1. The cornerstone principle on which the Act is based is the internationally recognised notion of ‘ecologically sustainable development’ (ESD). The primary aim of the Act is to regulate impacts on the environment through promoting ESD. Achieving ESD requires integration of environmental, social and economic factors into decision making. While the Act affords a high priority to environmental considerations, the requirement to consider social and economic issues explicitly in deciding project approvals under the Act is a positive attribute.

Role of Statutory Advisory Bodies

  1. An important feature of the Act is the role it provides for statutory advice bodies, in particular, the AHC, the IAC and the TSSC. The requirements for these bodies to provide advice prior to key decisions being made under the Act, and the ability for the Minister to call on the expertise of these bodies when considered necessary, is an important feature of the Act and is essential in ensuring that decisions are made on the best available advice.

Strength of the Compliance and Enforcement Regime

  1. The Act provides for a wide array of enforcement mechanisms that encourage compliance and allow flexibility in the approach that can be used to deal with breaches. These tools include compliance action to deal with breaches of varying severity and consequence.

Some Areas for Improvement

  1. While submissions were generally supportive, suggestions about areas where the Act could be improved, expanded or refined included:

  • clarifying the purpose and objects of the Act;

  • confusion about the different roles of the Commonwealth and the States and Territories in environmental regulation;

  • room for improving the relationship between the Commonwealth and the States and Territories to encourage collaboration in environmental management;

  • earlier engagement by the Australian Government in the planning process as a means of streamlining environmental regulation;

  • further matters of NES for possible inclusion as triggers under the Act;

  • alternative approaches to biodiversity conservation, including decision making at a landscape scale and the potential to better implement an ecosystems approach to environmental management. Those who suggested this idea were driven by concerns about the need to manage cumulative impacts and threats to biodiversity such as climate change;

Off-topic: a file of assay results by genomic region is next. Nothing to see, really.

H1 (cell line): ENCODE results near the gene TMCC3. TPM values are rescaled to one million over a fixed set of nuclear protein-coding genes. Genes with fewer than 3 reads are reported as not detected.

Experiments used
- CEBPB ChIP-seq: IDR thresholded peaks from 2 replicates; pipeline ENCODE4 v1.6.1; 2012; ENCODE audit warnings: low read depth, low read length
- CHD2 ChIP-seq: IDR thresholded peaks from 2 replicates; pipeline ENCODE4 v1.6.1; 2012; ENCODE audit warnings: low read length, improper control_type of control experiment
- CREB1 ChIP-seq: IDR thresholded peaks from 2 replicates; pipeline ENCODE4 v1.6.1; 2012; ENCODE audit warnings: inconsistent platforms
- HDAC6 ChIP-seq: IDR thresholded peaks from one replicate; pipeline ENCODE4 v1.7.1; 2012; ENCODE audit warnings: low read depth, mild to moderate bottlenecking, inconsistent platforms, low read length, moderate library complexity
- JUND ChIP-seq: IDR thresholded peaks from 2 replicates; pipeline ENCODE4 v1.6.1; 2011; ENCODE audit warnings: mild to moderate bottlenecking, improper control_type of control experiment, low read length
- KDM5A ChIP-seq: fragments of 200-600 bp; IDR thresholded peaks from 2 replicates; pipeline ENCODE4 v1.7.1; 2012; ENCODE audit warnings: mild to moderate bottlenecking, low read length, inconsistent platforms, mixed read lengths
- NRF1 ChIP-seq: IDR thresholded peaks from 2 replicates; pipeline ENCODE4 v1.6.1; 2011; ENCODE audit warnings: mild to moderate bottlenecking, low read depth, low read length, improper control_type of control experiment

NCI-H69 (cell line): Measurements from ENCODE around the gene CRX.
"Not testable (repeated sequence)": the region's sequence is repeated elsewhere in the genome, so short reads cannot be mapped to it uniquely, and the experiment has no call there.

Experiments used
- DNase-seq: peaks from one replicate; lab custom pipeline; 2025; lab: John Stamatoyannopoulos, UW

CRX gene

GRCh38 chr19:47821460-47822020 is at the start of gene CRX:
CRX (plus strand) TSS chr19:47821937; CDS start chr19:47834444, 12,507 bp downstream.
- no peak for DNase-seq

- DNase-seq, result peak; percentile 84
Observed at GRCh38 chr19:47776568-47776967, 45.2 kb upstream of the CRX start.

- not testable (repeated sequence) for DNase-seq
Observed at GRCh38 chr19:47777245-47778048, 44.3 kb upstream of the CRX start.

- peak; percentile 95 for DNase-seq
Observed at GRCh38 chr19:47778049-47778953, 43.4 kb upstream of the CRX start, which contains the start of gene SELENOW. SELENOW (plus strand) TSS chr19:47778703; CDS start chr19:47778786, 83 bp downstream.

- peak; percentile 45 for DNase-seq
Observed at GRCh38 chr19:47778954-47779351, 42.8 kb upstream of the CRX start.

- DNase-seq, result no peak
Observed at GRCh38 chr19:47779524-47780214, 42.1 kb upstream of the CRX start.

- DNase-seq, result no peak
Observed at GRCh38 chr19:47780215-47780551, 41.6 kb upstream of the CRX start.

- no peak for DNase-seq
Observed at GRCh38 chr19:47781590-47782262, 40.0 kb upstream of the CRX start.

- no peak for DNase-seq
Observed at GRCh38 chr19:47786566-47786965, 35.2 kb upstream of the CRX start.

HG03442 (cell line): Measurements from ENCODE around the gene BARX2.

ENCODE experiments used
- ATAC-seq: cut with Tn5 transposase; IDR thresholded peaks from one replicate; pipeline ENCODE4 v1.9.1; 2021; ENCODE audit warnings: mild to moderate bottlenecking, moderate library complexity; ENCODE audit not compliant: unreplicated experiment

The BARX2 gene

• scope for improved arrangements for performance auditing and compliance, including auditing Regional Forest Agreements (RFAs) and other bilateral agreements;

  • scope for increasing transparency of decision making;

  • a call for greater access to merits review; and

  • concerns relating to administration, including the development of better policy advice.

  1. Concerns about the capacity of the DEWHA to resource the activities necessary to ensure efficient and effective operation of the Act were also pervasive. These concerns were shared, one way or another, by all sectors consulted.

  2. Representatives of infrastructure developers held the view that investment in the basic environmental information and skills necessary to support future development should be regarded as a ‘national infrastructure building project’ in its own right. The petroleum sector estimated, using modelled numbers,18 that the opportunity cost associated with the need to undertake extensive time consuming field studies ahead of new developments was $300 million per year that a project was delayed for the average LNG project.

  3. To reduce regulatory burden, two things must occur:

  • the regulatory environment needs to be reformed so that unnecessary regulation is removed and more efficient approaches are adopted; and

  • administration needs to be funded so that early investments can be made in the things that will make the regulatory system work smoothly. These include funding the basic building blocks for best practice administration, such as skills development, engagement in strategic planning, development of better policy advice, improvements in spatial information, and investment in business management systems.

  1. Efficient operation of the regulatory system is important to the wider economy. Investment in the administration and information base supporting the system should be regarded as fundamental to building the national infrastructure and funded accordingly. The Australian Government’s infrastructure package provides a suitable vehicle to achieve this.